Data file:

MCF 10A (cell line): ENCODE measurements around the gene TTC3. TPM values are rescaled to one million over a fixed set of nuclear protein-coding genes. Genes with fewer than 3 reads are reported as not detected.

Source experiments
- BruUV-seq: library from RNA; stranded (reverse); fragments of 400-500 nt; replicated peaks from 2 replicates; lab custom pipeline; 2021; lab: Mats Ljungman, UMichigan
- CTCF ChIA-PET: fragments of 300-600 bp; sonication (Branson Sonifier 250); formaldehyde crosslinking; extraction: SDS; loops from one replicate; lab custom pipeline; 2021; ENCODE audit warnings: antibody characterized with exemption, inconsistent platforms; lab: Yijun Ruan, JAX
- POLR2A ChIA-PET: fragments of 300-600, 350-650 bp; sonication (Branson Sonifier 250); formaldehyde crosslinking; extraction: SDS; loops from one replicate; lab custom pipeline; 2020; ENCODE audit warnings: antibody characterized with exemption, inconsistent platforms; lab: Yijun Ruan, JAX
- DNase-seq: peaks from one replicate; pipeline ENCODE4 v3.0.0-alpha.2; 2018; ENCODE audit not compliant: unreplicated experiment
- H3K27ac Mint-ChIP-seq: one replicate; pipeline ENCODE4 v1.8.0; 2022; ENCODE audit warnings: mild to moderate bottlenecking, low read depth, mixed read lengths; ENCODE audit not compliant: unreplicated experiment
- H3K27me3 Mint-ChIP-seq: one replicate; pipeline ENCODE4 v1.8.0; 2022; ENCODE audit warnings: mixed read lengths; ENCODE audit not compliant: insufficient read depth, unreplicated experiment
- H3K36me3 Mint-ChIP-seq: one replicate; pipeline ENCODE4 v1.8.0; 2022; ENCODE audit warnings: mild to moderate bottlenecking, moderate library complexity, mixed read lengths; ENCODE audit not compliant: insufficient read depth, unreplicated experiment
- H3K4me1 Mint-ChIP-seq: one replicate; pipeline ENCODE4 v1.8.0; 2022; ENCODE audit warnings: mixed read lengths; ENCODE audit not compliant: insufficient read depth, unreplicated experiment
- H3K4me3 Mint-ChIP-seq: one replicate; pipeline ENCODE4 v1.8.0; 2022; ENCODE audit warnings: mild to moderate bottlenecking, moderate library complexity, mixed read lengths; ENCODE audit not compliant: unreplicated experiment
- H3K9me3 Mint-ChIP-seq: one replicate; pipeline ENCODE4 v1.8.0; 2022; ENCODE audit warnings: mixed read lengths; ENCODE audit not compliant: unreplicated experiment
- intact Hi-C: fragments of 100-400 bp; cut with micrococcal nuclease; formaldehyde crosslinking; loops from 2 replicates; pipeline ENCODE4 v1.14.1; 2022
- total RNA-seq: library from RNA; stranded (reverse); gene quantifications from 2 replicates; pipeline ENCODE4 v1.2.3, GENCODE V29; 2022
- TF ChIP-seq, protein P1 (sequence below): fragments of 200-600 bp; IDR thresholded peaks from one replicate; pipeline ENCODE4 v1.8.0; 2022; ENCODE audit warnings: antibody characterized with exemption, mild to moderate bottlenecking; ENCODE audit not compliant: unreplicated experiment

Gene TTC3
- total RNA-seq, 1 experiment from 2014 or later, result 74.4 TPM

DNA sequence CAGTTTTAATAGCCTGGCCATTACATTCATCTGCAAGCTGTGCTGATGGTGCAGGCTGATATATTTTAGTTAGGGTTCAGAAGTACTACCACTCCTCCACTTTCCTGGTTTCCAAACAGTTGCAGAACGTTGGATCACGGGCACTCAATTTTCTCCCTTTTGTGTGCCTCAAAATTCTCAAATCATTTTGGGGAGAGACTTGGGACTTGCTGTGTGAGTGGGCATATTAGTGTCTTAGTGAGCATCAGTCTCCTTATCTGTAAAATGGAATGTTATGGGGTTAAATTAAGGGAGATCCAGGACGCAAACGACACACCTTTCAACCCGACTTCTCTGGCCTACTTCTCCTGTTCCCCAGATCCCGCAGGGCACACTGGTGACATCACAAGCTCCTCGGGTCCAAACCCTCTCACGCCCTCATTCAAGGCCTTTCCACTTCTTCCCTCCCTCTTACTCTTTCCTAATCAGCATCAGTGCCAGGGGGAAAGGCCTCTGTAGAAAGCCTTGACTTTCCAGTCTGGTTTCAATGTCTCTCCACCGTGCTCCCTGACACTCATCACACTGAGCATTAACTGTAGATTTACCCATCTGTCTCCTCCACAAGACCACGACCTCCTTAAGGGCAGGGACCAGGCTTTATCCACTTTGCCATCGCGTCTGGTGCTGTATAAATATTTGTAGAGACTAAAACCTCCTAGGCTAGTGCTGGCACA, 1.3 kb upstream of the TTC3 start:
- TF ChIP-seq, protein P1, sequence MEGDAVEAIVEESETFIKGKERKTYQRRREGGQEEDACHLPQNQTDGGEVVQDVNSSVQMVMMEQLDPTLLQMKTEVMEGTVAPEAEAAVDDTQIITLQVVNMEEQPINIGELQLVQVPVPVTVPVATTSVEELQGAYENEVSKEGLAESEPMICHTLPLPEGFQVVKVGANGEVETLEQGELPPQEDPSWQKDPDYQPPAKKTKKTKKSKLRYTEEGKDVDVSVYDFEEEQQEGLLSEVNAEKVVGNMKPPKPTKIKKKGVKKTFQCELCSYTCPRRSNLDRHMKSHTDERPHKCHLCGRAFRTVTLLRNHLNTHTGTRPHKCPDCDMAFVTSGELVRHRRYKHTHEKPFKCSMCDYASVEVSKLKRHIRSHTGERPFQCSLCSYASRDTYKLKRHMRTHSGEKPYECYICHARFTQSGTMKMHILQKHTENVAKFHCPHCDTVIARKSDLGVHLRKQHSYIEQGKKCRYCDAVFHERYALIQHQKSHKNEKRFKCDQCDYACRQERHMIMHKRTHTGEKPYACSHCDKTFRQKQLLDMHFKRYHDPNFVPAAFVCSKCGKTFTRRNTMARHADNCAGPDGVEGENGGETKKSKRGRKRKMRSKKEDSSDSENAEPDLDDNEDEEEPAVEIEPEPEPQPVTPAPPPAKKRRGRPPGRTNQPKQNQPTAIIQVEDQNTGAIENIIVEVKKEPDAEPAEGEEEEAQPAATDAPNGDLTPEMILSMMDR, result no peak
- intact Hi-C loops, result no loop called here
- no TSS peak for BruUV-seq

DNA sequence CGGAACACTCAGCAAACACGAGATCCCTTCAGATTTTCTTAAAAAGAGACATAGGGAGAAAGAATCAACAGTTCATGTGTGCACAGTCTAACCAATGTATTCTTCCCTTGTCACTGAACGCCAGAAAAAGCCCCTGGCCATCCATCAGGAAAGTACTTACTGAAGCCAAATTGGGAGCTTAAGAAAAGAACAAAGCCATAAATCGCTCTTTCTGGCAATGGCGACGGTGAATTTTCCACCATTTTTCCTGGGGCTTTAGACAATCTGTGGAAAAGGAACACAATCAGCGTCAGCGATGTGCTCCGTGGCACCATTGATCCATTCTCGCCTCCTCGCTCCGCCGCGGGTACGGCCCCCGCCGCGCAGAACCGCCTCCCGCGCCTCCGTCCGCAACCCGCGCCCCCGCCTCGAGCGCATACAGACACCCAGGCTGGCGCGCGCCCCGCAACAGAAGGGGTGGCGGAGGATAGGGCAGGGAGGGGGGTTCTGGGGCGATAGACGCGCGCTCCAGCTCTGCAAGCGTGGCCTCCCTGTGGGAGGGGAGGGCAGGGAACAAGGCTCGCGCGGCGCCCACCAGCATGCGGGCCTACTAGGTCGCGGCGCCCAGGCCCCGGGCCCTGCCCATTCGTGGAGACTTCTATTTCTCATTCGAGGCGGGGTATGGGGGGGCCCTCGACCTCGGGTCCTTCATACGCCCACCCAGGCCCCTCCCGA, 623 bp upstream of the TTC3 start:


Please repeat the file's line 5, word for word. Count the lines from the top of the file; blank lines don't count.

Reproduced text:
- POLR2A ChIA-PET: fragments of 300-600, 350-650 bp; sonication (Branson Sonifier 250); formaldehyde crosslinking; extraction: SDS; loops from one replicate; lab custom pipeline; 2020; ENCODE audit warnings: antibody characterized with exemption, inconsistent platforms; lab: Yijun Ruan, JAX